There are several ways to set up materials and backgrounds as transparencies for post-processing and compositing in Blender. Below, we explore each way and walk you through the process.
The Transparent BSDF node is at its core designed specifically for achieving transparency. Simply put, this material node allows you to control different types of transparency depending on the requirements. Like an Emission node, it can easily be inserted in a node tree within a Mix Shader and a Principled BSDF node.
An alpha transparent material can be achieved in a similar way, with the difference being that the alpha channel of an RGBA image (BMP or PNG files) drives the transparency. It is applied using an Image Texture node and used as a masking image to the alpha input of a BSDF node.
By linking the color output to the Base Color of a Principled BSDF and the alpha output into the Shader or Factor input of a Mix Shader node, you can easily create these images using photo-manipulation software such as Photoshop or GIMP.
These kinds of materials that make use of images to visualize levels of transparency should be able to render without any issues in either of Blender’s internal engines, Eevee or Cycles, but their results may vary due to factors specific to the engine being used. The Alpha Transparency process is usually preferred in Eevee compared to Cycles.
Once you construct and unwrap the UV of your object in the viewport, you can begin to apply materials to it. How it renders out depends on whichever Blender rendering engine you prefer.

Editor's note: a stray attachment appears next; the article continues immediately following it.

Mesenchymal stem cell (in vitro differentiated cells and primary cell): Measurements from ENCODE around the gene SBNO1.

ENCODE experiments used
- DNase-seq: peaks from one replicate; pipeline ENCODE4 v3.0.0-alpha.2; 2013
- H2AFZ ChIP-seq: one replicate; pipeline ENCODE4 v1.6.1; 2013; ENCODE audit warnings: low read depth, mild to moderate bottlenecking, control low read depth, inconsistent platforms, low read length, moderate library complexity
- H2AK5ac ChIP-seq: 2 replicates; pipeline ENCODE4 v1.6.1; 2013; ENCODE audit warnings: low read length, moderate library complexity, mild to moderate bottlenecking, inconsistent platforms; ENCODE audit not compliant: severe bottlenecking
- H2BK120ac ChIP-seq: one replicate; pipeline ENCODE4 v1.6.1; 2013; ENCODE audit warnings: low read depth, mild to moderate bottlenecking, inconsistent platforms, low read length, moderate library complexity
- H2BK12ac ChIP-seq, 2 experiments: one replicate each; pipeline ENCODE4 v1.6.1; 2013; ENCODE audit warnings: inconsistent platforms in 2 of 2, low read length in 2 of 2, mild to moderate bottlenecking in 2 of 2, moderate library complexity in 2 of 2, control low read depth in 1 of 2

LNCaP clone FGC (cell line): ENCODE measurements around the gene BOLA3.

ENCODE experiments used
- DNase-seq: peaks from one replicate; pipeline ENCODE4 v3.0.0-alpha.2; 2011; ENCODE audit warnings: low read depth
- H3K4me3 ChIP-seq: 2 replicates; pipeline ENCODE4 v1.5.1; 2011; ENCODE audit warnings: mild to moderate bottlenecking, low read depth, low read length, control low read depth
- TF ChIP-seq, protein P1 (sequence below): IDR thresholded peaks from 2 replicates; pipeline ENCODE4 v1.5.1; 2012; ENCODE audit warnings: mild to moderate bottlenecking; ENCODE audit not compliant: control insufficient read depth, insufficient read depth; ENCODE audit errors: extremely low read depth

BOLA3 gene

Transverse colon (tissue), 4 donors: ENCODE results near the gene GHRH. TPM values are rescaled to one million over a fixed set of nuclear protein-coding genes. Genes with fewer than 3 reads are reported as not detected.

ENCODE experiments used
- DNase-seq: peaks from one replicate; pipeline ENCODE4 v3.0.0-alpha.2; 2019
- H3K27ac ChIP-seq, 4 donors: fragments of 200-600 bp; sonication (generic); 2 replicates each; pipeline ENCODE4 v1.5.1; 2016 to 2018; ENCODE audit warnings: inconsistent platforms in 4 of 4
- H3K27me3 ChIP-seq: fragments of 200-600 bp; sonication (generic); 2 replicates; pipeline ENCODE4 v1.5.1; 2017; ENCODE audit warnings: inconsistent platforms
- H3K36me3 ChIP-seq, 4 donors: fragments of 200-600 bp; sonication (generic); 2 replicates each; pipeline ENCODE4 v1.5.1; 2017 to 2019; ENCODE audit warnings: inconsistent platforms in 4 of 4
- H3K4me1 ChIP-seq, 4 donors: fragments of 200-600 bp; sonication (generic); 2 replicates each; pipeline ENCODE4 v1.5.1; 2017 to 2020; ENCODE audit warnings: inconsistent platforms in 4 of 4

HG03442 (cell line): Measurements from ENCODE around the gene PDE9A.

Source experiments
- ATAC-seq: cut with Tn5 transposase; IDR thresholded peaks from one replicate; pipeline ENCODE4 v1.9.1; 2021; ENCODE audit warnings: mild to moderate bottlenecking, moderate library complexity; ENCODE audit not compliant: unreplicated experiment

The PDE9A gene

Materials in Cycles are built in the Material Properties tab, with the same setup as those in Eevee.
Start with a new Principled BSDF and build a node tree consisting of an Image Texture node connecting the Color output to the Base Color. The BSDF output is then sent to the surface of a Material Output node.
Select your object in the viewport if a material is not yet set up or assigned, go to the Material Properties tab and click New to make a new node setup with the Principled BSDF and Material Output nodes.
If you’re using the Image Texture node as the Base color, choose an image with a RGBA texture to apply to the object.
How to Make a Material Transparent in Blender
When your BSDF material is ready to go, and your selected image is applied on the object in the viewport, how do you make it transparent?
The next step is to add a Transparent BSDF node to the tree by selecting Add (Shift+A) and locating it in the Shader submenu. After that, you need to add a Mix Shader node, which can also be found in the Shader submenu.
Connect these nodes into the node tree by plugging in the Transparent BSDF’s output into the Mix Shader’s top shader input and dragging the Mix Shader node in between the link that connects the Principled BSDF and Material Output node so that the Mix Shader passes through the two nodes to the output. You will soon see that the transparency effect is visible on your object in the viewport.
Link the two new nodes to the node tree.